230Our abstraction takes the following form:
     232inductive joint_instruction (p: params__) (globals: list ident): Type[0] :=
     233  | COMMENT: String $\rightarrow$ joint_instruction p globals
     234  | COST_LABEL: costlabel $\rightarrow$ joint_instruction p globals
     235  | INT: generic_reg p $\rightarrow$ Byte $\rightarrow$ joint_instruction p globals
     236  ...
     237  | extension: extend_statements p $\rightarrow$ joint_instruction p globals.
     239We first note that for the majority of intermediate languages, many instructions are shared.
     240However, these instructions expect different register types (either a pseudoregister or a hardware register) as arguments.
     241We must therefore parameterise the joint syntax with a record of parameters that will be specialised to each intermediate language.
     242In the type above, this parameterisation is realised wit the \texttt{params\_\_} record.
     244Further, we note that some intermediate languages have language specific instructions (i.e. the instructions that change between languages).
     245We therefore add a new constructor to the syntax, \texttt{extension}, which expects a value of type \texttt{extend\_statements p}.
     246As \texttt{p} varies between intermediate languages, we can provide language specific extensions to the syntax of the joint language.
     247For example, ERTL's extended syntax consists of the following extra statements:
     249inductive ertl_statement_extension: Type[0] :=
     250  | ertl_st_ext_new_frame: ertl_statement_extension
     251  | ertl_st_ext_del_frame: ertl_statement_extension
     252  | ertl_st_ext_frame_size: register $\rightarrow$ ertl_statement_extension.
     254These are further packaged into an ERTL specific instance of \texttt{params\_\_} as follows:
     256definition ertl_params__: params__ :=
     257  mk_params__ register register ... ertl_statement_extension.
    188260\paragraph{Possible language commutations}
    190 \paragraph{Instruction selection}
     261The backend translation passes of the CerCo compiler differ quite a bit from the CompCert compiler.
     262In the CompCert compiler, linearisation occurs much earlier in the compilation chain, and passes such as register colouring and allocation are carried out on a linearised form of program.
     263Contrast this with our own approach, where the code is represented as a graph for much longer.
     265However, by abstracting the representation of intermediate functions, we are now much more free to reorder translation passes as we see fit.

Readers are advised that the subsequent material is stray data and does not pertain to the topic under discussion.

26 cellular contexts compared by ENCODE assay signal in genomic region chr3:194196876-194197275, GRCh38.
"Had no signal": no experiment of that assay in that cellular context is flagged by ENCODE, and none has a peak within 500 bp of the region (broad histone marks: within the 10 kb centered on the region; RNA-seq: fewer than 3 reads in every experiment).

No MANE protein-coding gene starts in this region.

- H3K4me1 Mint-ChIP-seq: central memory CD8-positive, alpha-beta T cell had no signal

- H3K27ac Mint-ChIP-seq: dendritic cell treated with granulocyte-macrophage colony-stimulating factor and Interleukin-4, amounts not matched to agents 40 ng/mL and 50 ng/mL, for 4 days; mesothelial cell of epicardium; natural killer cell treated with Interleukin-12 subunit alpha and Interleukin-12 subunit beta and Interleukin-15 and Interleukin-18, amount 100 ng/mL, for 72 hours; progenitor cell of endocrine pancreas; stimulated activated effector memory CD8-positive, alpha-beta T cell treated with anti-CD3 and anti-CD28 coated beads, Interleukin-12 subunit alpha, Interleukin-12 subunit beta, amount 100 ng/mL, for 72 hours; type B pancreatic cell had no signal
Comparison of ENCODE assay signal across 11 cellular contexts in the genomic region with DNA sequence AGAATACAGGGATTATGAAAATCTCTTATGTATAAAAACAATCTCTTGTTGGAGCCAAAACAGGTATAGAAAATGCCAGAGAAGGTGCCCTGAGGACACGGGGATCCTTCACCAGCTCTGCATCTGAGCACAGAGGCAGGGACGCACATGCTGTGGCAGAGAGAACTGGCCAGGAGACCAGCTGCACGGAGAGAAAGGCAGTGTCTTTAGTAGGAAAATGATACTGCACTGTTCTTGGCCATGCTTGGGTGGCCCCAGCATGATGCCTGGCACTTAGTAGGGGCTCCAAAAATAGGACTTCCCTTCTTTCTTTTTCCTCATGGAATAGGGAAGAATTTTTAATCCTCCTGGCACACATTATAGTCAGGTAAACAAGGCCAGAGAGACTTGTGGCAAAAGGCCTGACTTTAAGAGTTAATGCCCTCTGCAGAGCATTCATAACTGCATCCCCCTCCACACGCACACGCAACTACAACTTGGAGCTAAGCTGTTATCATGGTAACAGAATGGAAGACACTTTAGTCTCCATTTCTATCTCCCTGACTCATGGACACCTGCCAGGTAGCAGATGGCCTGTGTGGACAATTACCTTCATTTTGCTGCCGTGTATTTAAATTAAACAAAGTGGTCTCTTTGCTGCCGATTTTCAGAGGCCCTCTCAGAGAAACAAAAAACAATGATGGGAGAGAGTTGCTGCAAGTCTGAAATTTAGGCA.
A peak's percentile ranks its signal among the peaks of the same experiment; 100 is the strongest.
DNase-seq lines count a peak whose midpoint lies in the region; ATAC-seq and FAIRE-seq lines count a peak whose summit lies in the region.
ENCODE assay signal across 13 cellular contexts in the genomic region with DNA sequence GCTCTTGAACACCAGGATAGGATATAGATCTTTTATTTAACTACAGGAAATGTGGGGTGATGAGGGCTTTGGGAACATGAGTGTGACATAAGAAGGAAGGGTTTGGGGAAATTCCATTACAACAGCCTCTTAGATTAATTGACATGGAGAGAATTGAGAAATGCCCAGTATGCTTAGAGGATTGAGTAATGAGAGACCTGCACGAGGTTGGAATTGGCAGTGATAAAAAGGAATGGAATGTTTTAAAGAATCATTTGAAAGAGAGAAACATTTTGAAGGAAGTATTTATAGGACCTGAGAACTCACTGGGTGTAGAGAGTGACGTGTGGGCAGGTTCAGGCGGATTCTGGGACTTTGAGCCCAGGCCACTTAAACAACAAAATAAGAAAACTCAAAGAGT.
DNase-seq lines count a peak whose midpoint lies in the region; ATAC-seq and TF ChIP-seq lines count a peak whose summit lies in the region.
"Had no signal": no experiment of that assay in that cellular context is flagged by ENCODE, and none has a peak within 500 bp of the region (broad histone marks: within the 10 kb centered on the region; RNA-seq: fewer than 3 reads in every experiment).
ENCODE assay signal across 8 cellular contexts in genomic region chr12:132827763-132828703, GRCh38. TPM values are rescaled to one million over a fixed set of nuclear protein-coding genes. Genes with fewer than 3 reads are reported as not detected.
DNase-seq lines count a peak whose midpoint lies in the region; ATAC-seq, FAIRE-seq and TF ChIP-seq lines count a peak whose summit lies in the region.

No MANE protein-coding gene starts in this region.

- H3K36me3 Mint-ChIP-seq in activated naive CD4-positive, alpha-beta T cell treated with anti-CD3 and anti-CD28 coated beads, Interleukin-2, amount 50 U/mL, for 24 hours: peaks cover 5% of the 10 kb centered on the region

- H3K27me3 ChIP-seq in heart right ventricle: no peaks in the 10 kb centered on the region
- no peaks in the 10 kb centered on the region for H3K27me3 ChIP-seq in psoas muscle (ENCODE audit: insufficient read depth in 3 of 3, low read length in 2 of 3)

266The linearisation process, for instance, now no longer cares about the specific representation of code in the source and target languages.
     267It just relies on a common interface.
     268We are therefore, in theory, free to pick where we wish to linearise our representation.
     269This adds an unusual flexibility into the compilation process, and allows us to freely experiment with different orderings of translation passes.
    269348A few difficult-to-close, but non-computational (i.e. they do not prevent us from executing the compiler inside Matita), proof obligations have been closed using daemons in the backend.
    270349These proof obligations originate with our use of dependent types for expressing invariants in the compiler.
     350\textbf{Branch compression (tunnelling).}
     351This was a feature of the O'Caml compiler.
     352It is not yet currently implemented in the Matita compiler.
     353This feature is only an optimisation, and will not affect the correctness of the compiler.
    271354\textbf{`Real' tailcalls}
    272355For the time being, tailcalls in the backend are translated to `vanilla' function calls during the ERTL to LTL pass.
    295378This should be routine.
    297 We plan to port the O'Caml compiler's implementation of tailcalls when this is completed.
     380We plan to port the O'Caml compiler's implementation of tailcalls when this is completed, and eventually port the branch compression code currently in the O'Caml compiler to the Matita implementation.
    298381This should not cause any major problems.
     424% SECTION.                                                                    %
     426\subsection{Listing of important functions}